1. I took some time off from programming to attend Evangeline Harris Stefanakis's class at Boston University, School of Education. It is a graduate seminar in which the students are expected to do some field work. Her students are all over-achievers, each with a wealth of experience working with either pre-school or elementary-aged children, many from disadvantaged backgrounds.
I gave a brief Sugar overview and also introduced them to the Portfolio tool. They then explored on their own for an hour or so. Prof. Stefanakis then challenged them to think of ways in which they might incorporate Sugar into their class projects.
2. Mel Chua has been leading the marketing-team discussions the past two weeks. She has brought a renewed energy to the group (log). We are focusing on setting goals and being more structured in our approach to meeting our goals. Sean Daly's participation has given us more grounding.
3. Tony Forster is even more fanatic than I am: he has written "Turtle Lander" in Turtle Art (See Turtle Lander). Previously, I'd written a Turtle Art falling-blocks game (See We got game). Both of us are trying to understand the limits of Turtle Art as a language. Meanwhile, a visit to turtleart.org will give you a sense of how expressive Turtle Art can be within the more narrow domain of Art!
In response to last week's discussion about collaboration, I decided to add collaboration to Turtle Art Portfolio. I wanted to see how difficult it would be and have an excuse to think about what a collaborative programming environment might look like. Try sharing Version 16 (TurtleArtPortfolio-16.xo), but I wouldn't recommend more than 2 or 3 people working together at once.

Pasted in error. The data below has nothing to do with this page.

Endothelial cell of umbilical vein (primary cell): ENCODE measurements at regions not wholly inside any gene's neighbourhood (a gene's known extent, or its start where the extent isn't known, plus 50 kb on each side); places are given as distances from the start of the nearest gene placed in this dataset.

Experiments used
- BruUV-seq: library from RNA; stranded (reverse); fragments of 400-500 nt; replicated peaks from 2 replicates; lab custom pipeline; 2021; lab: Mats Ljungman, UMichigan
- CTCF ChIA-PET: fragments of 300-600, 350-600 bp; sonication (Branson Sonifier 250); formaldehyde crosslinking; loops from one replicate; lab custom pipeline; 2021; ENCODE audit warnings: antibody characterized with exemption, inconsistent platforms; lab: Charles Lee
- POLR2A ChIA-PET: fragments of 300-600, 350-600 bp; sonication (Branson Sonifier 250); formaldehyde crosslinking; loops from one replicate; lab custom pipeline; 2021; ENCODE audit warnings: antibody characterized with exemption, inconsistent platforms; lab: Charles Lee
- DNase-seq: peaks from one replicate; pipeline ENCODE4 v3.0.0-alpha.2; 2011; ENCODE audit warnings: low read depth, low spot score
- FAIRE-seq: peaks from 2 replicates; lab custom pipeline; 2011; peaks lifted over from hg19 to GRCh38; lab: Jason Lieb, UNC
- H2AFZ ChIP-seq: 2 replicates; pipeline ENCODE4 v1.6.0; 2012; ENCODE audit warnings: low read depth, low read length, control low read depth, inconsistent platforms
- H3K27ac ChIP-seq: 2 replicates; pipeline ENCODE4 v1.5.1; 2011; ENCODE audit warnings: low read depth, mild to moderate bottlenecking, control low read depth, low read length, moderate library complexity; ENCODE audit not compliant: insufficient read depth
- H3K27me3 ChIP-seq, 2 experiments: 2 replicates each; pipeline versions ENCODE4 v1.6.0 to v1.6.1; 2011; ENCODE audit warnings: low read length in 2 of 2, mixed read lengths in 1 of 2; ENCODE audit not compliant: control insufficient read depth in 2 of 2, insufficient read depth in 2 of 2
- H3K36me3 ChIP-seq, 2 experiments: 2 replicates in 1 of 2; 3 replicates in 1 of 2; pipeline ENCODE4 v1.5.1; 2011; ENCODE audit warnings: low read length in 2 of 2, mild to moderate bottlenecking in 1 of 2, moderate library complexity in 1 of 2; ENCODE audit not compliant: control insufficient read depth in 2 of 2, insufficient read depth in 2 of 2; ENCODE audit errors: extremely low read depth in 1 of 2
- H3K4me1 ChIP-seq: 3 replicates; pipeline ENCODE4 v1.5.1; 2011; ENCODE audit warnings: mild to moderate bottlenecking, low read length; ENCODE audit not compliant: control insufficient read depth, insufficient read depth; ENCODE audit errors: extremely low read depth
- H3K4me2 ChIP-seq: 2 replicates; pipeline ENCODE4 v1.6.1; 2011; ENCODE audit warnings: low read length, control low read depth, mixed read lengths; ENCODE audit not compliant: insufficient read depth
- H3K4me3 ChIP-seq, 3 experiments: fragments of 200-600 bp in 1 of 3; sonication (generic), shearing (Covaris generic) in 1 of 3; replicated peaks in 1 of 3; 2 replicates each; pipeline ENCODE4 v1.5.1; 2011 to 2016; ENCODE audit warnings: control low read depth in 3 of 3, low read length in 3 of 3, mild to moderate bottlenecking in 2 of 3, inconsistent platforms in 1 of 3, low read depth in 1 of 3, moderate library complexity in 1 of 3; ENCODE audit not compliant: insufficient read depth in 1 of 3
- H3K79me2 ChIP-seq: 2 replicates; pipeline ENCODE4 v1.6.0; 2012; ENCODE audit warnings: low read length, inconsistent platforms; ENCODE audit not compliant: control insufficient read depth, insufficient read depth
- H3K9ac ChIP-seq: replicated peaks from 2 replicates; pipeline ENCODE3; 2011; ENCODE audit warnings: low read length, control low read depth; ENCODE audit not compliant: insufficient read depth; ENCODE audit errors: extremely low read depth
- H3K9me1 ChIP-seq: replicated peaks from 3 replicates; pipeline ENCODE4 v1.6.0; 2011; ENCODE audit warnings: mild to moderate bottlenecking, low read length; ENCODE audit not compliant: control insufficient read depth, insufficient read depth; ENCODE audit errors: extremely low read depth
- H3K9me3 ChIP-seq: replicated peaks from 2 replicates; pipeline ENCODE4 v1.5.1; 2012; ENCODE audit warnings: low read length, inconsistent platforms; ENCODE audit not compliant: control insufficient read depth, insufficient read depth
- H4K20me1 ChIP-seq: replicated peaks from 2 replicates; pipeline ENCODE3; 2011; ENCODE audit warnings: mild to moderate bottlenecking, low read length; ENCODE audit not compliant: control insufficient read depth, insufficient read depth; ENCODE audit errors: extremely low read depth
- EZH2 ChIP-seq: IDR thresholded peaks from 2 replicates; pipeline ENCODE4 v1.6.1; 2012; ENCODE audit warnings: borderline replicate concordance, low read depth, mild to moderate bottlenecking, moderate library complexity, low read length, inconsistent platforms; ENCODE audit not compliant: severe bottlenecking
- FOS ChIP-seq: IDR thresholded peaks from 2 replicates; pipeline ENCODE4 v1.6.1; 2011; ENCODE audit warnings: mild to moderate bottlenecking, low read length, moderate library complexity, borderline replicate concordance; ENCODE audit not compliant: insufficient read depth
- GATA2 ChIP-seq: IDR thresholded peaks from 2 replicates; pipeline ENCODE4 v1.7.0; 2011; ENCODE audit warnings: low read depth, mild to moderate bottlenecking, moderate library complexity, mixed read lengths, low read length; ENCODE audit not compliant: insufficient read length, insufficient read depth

Community jams, meet-ups, and meetings
4. Simon Schampijer reports that "a bunch of enthusiastic Sugar developers, contributors and community members got together at FOSDEM'09 in Brussels, Belgium this weekend. In addition, a one-day pre-conference meetup took place on Friday. While a variety of topics and issues were discussed, the focus was on how make Sugar a better and more usable solution in the classroom. To that end, a closer connection with both teachers/educators and pilots/deployments that use Sugar must be forged. There also needs to be an easily accessible and central place that contains a list of suggestions for future improvements and their status (think 'Trac for teachers'). Another important need is to make simple activities that are required in the classroom, e.g. simple Maths programs, typing tutors, etc.
"In an inspiring talk given by Red Hat's Greg deKonigsberg it was emphasized that assessment of tasks and activities must also be integral part of the Sugar platform. Tomeu Vizoso outlined the opportunities in the Sugar playground for the GNOME community in his talk in the GNOME room. There were also many interesting discussions with folks from different communities such as Gnome, Gnash, Mandriva, Fedora, etc.
"Notes taken at the event are posted (FOSDEM 2009)."
5. Tutorius is an open source project developed by nine computer engineering students at Sherbrooke University in Canada. Their project is based Sugar, with the simple goal of making education easier and more accessible to teachers and children around the world and also of improving education quality in general. They plan on building an interactive tutor, an Activities editor, a community website and more.
6. We could use some USB sticks for distributing Sugar on a Stick. If you know any one who might be able to donate some USB sticks, please let us know.
7. We need more testing of 0.84 as we approach the March release.
8. Simon also reports that "we had a Sucrose 0.83.5 development release planed for 30 January; we missed that opportunity. We just did an uncoordinated release of the latest sugar, sugar-toolkit and sugar-datastore so packagers can get those into the builds already.
"The next Sucrose release is next week; this will be our Release Candidate 1. Make sure to polish everything up and get your fixes in.
"Testers, please have a look at the new SoaS announcements (snapshots can be found at SoaS snapshots) and the packages in your distribution of choice."
9. Gary Martin has generated another SOM from the past week of discussion on the IAEP mailing list (Please see SOM).